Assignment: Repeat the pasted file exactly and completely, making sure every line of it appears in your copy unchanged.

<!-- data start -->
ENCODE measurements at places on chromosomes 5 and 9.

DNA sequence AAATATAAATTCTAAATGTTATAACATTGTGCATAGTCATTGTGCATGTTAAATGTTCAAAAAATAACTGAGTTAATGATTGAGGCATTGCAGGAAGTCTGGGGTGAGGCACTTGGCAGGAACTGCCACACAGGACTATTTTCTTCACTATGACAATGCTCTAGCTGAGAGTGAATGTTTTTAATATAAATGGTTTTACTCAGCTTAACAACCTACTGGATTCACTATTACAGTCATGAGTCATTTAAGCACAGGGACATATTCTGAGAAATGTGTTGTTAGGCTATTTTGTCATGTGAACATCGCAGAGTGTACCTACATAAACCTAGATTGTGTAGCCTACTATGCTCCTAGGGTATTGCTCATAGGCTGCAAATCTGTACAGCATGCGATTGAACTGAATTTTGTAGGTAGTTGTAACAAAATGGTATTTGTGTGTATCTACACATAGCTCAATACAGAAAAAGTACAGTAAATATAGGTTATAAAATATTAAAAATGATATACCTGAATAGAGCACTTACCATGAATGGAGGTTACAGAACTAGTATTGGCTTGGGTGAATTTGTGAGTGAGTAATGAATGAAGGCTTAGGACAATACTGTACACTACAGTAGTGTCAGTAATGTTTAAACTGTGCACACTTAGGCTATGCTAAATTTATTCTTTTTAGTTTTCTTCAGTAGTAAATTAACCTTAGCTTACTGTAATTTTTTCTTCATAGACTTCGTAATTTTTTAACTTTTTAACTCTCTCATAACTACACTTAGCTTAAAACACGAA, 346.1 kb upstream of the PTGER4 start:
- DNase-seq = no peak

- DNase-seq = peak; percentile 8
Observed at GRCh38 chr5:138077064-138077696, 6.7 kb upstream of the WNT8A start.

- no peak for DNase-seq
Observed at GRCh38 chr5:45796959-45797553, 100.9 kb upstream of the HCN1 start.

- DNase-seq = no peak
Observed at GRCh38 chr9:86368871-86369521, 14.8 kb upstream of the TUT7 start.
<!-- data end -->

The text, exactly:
ENCODE measurements at places on chromosomes 5 and 9.

DNA sequence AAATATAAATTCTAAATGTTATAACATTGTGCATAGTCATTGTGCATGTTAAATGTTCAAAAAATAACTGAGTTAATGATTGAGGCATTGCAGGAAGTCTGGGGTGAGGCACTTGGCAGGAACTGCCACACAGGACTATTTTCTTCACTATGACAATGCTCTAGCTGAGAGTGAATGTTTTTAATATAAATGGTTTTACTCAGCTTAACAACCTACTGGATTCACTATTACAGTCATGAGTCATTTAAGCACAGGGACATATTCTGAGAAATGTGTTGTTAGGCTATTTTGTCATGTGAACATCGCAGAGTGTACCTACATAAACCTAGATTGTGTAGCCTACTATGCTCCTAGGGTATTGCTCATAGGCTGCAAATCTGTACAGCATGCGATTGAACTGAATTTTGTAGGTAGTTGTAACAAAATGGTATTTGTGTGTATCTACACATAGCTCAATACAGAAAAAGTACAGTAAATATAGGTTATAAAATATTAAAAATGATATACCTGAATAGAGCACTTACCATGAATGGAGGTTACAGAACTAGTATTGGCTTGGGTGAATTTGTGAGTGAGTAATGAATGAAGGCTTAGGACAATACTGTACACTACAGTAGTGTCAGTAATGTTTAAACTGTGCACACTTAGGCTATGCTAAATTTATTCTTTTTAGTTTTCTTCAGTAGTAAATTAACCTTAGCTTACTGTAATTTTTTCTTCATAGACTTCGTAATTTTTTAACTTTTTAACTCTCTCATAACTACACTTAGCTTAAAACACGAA, 346.1 kb upstream of the PTGER4 start:
- DNase-seq = no peak

- DNase-seq = peak; percentile 8
Observed at GRCh38 chr5:138077064-138077696, 6.7 kb upstream of the WNT8A start.

- no peak for DNase-seq
Observed at GRCh38 chr5:45796959-45797553, 100.9 kb upstream of the HCN1 start.

- DNase-seq = no peak
Observed at GRCh38 chr9:86368871-86369521, 14.8 kb upstream of the TUT7 start.